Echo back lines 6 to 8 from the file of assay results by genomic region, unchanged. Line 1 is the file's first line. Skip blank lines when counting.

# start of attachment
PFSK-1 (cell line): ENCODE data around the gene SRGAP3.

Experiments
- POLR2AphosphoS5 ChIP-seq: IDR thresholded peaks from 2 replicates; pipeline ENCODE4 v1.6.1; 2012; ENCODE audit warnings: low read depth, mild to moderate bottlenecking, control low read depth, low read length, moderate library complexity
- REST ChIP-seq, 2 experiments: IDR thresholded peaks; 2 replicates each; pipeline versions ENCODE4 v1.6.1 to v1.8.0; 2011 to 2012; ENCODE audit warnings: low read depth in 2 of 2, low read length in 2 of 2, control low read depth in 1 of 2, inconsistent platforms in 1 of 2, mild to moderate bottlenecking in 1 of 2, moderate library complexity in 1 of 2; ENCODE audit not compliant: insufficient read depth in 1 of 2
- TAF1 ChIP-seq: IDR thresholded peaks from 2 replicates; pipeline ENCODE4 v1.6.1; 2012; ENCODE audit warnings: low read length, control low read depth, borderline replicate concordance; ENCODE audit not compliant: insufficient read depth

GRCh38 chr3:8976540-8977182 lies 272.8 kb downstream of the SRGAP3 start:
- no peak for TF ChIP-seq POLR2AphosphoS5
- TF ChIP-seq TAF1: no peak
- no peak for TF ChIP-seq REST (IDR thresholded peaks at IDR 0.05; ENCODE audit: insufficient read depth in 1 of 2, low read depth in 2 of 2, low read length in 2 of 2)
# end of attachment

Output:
GRCh38 chr3:8976540-8977182 lies 272.8 kb downstream of the SRGAP3 start:
- no peak for TF ChIP-seq POLR2AphosphoS5
- TF ChIP-seq TAF1: no peak